Nymphing – when the going gets tough



With high temperatures and low water levels, the 2nd last drift of the 2022 Kalahari season was shaping up to be a cracker. Hitting the water on Day 1 we were very surprised when by lunch time we had only managed to pull out a Barbel and a small smallmouth yellowfish . Never the less we fished into the evening hoping that as the sun went down the fish would turn on. Again we were met with disappointment when we were only able to land a few small Barbel, fishing both streamers and using a variety of nymphing methods. As we sat around the camp fire that evening, we soon forgot about the slow days fishing while the sun set behind the mountains and we were met by the tranquil sounds of the Kalahari wildlife. 

A pleasant surprise using non conventional nymphing methods

With the morning session of day 2 being mostly slow moving water with a lot of vegetation along the banks we decided that we were best off drifting close to the sides and slapping flies against the fragmities. After an hour or two of slapping Anton Bakker was rewarded with a stunning 5 and a half pound smallie that ate right up against the bank. With this being the first decent fish of the drift hopes were once again high as we continued to fish different water in search of feeding largies. Just before Lunch Anton was able to land another nice smallie while nymphing an Alphlexo crab pattern in a well-structured rapid. That evening while fishing a tail out Anton managed to pick up the first Largie of the trip bringing the day to a close. That night while indulging in some delicious roast leg of lamb we had a visitor come by our camp. Coming right into the open we experienced an awesome sighting of a small spotted genet.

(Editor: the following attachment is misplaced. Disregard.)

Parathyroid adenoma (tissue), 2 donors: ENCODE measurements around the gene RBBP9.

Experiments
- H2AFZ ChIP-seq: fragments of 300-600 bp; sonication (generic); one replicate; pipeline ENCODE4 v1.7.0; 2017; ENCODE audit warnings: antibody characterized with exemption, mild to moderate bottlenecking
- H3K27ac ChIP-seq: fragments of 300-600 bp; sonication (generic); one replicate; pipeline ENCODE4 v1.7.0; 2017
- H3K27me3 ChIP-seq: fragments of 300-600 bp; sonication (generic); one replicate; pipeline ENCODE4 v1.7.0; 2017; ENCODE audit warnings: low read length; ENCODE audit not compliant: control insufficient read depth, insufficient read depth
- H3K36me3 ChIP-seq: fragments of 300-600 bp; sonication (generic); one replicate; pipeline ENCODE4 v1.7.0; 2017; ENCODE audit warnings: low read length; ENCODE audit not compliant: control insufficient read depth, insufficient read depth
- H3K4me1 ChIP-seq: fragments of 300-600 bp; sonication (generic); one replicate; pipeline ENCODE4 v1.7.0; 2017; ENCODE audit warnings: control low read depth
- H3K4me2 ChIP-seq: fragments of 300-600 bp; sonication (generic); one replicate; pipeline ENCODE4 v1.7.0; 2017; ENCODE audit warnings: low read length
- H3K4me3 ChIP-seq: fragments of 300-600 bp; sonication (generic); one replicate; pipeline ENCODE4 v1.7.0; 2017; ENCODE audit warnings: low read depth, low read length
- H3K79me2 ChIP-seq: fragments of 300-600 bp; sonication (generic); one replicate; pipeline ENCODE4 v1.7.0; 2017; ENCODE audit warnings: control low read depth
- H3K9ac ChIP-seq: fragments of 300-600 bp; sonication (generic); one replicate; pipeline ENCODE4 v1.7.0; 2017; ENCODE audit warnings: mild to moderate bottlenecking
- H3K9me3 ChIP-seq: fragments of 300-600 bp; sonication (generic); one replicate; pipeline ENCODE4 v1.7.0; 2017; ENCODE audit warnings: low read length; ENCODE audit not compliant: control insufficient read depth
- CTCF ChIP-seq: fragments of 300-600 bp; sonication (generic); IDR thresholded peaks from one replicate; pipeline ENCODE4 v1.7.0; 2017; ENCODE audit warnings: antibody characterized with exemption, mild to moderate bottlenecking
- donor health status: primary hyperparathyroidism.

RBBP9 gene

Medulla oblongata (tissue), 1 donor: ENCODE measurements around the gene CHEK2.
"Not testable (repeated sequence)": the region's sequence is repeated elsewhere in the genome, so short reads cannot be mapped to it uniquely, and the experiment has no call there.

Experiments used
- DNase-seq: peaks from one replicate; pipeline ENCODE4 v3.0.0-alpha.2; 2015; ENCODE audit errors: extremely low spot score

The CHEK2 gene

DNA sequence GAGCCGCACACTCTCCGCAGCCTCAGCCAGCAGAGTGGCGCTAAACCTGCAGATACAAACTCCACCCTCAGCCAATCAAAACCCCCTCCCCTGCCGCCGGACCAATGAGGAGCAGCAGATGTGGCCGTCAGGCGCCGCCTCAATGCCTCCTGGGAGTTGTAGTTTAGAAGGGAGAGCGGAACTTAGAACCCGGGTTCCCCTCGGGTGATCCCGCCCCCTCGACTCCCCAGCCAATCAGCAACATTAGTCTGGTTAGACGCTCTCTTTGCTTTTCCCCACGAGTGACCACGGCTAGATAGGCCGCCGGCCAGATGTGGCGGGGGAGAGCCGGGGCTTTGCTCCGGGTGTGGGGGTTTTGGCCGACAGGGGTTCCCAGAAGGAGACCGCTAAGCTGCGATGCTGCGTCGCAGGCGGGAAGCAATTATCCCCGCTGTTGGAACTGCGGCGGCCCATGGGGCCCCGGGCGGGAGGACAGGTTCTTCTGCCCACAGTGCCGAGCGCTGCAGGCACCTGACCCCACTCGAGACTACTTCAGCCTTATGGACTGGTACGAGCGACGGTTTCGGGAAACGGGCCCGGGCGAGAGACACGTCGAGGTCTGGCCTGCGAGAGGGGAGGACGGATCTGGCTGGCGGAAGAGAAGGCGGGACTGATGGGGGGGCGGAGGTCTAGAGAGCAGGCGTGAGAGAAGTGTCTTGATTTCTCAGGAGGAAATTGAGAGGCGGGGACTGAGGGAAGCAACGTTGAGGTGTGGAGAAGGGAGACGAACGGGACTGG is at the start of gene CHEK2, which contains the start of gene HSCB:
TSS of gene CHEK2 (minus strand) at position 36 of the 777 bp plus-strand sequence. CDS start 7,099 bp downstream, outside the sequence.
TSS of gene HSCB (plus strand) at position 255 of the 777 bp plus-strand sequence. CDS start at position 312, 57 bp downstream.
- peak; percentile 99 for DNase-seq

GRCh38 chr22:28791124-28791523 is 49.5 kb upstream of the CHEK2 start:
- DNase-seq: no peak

Redemption by Euro-nymphing

After blanking day 3, we decided that it was time to change strategy. As we shamelessly set up the euro nymphing rods we were certain that we were going to catch some fish. As suspected, we were right. Just 15 minutes into the morning session Michiel Scheepers went tight with the biggest fish of the drift. A beautiful 6 pound Smallie. After a large number of smallies had been landed, with the itch scratched, we decided that it was time to get back to the streamers. This thankfully paid off in the afternoon when Anton was able to land a respectable 4 pound Largie bringing our last full day on the water to a successful end. 

Packing out 

While fishing the last few hours before takeout we were able to reminded about  how lucky we are to be able to experience this amazing place. Passing a rocky area we caught a glimpse of two water monitors who had managed to catch a rat. We sat and watched them for a number of minutes before we headed to our pick-up point. A slow trip on the fishing front, but an unforgettable wilderness experience – get in touch to find out more!

euro nymphing largemouth yellowfish

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